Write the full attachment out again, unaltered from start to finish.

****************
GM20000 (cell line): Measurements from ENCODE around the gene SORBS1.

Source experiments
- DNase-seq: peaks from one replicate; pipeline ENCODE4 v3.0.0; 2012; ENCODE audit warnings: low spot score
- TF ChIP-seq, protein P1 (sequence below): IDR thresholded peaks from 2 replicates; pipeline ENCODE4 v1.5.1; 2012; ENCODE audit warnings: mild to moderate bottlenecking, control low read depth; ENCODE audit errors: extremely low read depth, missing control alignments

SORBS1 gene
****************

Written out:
GM20000 (cell line): Measurements from ENCODE around the gene SORBS1.

Source experiments
- DNase-seq: peaks from one replicate; pipeline ENCODE4 v3.0.0; 2012; ENCODE audit warnings: low spot score
- TF ChIP-seq, protein P1 (sequence below): IDR thresholded peaks from 2 replicates; pipeline ENCODE4 v1.5.1; 2012; ENCODE audit warnings: mild to moderate bottlenecking, control low read depth; ENCODE audit errors: extremely low read depth, missing control alignments

SORBS1 gene